“With credit cards, the money is insured. If the bank is FDIC-backed, most people who have their credit card numbers stolen would not actually lose the money. The bank makes up the difference,” Scott said. “But with electronic health records, the reason that hospitals and insurance companies are such a big target, first, is because of the payoff.”
“If you purchase 100 electronic health records, you have everything for each of those people — social security number, all the addresses, their kids, their jobs,” Scott said. “Malicious actors want as much intelligence as they can get, and health care is the easiest attack surface for seasoned and non-seasoned hackers.”
IBM explained the situation perfectly
[Health records] typically contain credit card data, email addresses, social security numbers, employment information and medical history records – much of which will remain valid for years, if not decades. Cyber thieves are using that data to launch spear-phishing attacks, commit fraud and steal medical identities.
The healthcare sector is also an appealing target for cyber criminals because the industry’s approach to cyber security is behind the times.
Here is the result of a survey conducted by Sophos.com.
Furthermore, according to BSIMM (The Building Security in Maturity Model) 6 study published in October, healthcare organizations scored lowest, only ahead of consumer electronics industries, when it comes to securing their applications.
“In the last six years of conducting this study, it’s clear that efforts to safeguard patient data are not improving. More healthcare organizations are experiencing data breaches now than six years ago,” said Larry Ponemon, chairman and founder, Ponemon Institute. “Negligence—sloppy employee mistakes and unsecured devices—was a noted problem in the first years of this research and it continues. New cyber threats, such as ransomware, are exacerbating the problem.”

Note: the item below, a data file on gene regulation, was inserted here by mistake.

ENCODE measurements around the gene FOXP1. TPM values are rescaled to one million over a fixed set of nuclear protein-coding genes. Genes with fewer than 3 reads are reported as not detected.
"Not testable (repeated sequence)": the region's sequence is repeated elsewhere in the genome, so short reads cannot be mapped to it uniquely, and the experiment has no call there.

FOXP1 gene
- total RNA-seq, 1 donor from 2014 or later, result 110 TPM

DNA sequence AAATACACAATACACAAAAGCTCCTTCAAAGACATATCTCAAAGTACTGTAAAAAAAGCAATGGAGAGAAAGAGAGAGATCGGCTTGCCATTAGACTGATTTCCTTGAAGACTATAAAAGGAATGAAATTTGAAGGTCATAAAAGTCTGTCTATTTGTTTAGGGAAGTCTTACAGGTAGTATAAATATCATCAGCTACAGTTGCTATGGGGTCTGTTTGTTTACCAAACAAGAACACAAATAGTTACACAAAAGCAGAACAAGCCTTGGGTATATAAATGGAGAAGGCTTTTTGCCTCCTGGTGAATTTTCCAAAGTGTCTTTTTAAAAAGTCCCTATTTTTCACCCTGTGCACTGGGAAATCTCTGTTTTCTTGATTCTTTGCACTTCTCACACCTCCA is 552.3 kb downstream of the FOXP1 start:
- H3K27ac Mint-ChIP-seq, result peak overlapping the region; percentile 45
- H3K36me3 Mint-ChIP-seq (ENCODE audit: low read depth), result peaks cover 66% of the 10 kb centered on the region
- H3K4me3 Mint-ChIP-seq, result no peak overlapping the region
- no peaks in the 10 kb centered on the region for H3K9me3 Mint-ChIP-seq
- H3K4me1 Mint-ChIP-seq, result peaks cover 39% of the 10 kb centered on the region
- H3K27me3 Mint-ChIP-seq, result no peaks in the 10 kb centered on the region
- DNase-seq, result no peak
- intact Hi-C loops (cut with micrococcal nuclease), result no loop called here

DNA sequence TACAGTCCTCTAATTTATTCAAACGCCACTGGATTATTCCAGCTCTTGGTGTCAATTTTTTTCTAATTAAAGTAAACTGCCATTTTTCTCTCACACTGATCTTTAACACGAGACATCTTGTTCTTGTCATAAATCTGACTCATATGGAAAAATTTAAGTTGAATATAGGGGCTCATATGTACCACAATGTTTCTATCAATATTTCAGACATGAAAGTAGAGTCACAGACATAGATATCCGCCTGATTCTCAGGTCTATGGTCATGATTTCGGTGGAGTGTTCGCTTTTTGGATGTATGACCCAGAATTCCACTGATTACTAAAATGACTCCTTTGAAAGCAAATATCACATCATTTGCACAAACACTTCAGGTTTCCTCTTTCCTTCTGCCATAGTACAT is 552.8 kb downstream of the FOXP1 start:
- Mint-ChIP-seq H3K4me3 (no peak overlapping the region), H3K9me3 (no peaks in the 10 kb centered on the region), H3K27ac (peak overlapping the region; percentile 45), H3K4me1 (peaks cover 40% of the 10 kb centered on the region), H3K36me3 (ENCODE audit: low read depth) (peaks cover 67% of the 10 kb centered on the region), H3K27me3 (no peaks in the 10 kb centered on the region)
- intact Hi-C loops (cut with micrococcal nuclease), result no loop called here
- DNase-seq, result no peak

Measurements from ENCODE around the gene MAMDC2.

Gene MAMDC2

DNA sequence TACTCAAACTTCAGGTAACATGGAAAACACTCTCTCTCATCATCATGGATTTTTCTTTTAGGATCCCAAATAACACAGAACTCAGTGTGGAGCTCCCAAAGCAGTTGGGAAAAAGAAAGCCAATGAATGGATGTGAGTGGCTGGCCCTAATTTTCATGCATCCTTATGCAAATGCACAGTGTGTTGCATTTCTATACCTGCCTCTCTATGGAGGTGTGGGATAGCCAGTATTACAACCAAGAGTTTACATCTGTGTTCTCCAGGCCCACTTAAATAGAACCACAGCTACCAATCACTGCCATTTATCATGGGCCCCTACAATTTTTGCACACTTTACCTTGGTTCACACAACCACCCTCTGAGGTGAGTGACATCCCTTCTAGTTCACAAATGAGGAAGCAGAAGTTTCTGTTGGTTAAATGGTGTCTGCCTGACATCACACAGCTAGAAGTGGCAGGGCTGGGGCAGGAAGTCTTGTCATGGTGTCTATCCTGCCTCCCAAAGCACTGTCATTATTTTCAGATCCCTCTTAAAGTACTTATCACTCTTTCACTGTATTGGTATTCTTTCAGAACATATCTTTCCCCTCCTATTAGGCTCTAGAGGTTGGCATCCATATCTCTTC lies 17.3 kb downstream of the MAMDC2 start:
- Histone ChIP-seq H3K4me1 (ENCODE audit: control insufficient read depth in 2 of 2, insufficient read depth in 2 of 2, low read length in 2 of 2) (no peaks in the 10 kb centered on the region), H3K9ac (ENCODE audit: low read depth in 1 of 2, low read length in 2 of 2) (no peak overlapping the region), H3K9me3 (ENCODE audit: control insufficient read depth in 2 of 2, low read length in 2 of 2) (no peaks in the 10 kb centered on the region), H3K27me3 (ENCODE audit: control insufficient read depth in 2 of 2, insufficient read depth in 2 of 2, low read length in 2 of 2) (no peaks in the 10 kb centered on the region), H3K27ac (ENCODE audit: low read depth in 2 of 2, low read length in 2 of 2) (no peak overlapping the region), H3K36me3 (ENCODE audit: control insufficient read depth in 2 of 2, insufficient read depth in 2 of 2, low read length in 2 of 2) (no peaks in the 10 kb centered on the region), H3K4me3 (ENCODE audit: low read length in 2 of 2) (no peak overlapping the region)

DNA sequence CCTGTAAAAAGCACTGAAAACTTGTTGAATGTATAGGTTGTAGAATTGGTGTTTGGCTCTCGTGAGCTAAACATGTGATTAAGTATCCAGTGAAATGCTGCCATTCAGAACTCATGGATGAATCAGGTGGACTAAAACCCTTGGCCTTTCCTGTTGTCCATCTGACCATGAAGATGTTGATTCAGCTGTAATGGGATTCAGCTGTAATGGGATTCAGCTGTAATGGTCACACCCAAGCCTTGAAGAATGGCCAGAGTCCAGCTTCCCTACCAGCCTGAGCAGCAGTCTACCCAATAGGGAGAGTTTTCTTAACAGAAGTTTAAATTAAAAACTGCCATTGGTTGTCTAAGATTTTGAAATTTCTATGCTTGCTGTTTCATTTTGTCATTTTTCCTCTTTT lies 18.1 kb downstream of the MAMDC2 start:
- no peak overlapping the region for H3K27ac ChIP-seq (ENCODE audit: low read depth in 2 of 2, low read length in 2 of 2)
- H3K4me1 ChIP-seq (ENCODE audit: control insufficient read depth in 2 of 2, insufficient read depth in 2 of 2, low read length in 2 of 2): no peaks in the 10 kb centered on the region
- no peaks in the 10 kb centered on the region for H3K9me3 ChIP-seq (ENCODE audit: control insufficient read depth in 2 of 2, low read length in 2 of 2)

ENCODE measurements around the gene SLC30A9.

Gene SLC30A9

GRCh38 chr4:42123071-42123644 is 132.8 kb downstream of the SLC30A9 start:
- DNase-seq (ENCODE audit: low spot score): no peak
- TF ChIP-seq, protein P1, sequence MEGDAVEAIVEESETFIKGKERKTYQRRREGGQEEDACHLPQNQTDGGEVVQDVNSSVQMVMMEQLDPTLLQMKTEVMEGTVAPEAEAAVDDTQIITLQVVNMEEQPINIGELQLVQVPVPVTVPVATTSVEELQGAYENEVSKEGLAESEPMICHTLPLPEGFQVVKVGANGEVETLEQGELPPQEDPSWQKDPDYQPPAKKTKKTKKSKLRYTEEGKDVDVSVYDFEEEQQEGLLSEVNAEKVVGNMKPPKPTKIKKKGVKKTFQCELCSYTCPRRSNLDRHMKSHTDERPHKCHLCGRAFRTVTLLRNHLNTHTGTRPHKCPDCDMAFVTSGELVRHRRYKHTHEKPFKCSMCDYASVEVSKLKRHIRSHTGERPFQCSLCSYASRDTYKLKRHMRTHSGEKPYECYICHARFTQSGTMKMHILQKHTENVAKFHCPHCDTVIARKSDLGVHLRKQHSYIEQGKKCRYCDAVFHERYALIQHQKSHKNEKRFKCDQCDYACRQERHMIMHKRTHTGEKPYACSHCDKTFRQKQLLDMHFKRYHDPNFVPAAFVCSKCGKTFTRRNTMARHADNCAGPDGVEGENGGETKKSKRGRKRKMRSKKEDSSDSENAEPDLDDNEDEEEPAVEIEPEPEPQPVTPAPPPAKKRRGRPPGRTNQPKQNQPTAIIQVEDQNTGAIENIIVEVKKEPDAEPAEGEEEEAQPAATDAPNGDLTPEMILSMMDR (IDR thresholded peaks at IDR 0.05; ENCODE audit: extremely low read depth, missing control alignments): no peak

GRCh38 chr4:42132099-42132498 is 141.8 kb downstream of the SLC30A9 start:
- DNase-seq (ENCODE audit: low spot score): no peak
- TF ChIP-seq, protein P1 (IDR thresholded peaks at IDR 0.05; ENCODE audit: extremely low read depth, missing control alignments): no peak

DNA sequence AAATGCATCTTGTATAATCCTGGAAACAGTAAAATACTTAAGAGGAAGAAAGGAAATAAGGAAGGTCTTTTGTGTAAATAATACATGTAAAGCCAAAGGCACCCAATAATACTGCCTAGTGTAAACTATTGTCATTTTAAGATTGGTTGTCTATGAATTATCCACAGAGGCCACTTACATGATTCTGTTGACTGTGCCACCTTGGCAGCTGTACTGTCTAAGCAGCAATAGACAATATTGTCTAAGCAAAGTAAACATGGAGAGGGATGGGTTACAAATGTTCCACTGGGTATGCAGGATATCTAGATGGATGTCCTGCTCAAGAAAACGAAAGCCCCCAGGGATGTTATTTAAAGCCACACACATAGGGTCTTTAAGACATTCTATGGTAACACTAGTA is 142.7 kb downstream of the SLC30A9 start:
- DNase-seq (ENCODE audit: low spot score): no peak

While attacks from cyber criminals are the leading cause of data breaches but they aren’t the only cause. Silly mistakes like unintentional employee actions, third-party snafus and lost/stolen computer devices are also major causes behind these data breaches.
To minimize the security threat first and foremost one should implement the mentioned points in one of our earlier article.
Apart from that, ensuring continuous monitoring of your organizations whole network and security perimeter along with third parties you share sensitive information with, can be invaluable for detecting and preventing major security incidents, and also minimizing the damage when a successful breach occurs.
If you plan to enhance your security furthermore, you may want to have a look at HIPAA Compliance which is followed in the United States. Even if you are outside of US, you can follow this standard to ensure information security in health sector.
HIPAA, the Health Insurance Portability and Accountability Act, sets the standard for protecting sensitive patient data. Any company that deals with protected health information (PHI) must ensure that all the required physical, network, and process security measures are in place and followed.
For further information on these matters, please don’t hesitate to contact with us.